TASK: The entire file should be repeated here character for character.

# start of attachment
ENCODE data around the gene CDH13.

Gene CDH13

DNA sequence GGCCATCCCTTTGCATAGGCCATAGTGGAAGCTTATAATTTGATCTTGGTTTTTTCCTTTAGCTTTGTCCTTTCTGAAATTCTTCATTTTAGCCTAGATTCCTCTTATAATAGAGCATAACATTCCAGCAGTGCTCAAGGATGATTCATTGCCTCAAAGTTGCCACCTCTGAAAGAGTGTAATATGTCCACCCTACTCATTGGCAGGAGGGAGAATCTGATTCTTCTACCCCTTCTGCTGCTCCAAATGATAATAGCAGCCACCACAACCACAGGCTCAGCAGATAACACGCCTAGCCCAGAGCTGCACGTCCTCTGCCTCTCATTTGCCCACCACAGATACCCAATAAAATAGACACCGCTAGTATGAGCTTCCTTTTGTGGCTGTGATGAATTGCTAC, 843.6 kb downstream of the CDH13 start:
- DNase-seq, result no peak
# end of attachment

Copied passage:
ENCODE data around the gene CDH13.

Gene CDH13

DNA sequence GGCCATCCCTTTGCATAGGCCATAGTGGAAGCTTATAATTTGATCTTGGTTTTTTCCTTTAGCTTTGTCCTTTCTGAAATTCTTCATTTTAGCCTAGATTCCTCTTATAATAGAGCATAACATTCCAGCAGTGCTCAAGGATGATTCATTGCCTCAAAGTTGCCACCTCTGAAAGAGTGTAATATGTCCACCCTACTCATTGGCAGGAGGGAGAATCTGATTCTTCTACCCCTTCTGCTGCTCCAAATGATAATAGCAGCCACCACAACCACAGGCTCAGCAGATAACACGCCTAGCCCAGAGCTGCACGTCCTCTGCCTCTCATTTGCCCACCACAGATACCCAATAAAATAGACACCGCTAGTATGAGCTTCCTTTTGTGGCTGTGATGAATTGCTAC, 843.6 kb downstream of the CDH13 start:
- DNase-seq, result no peak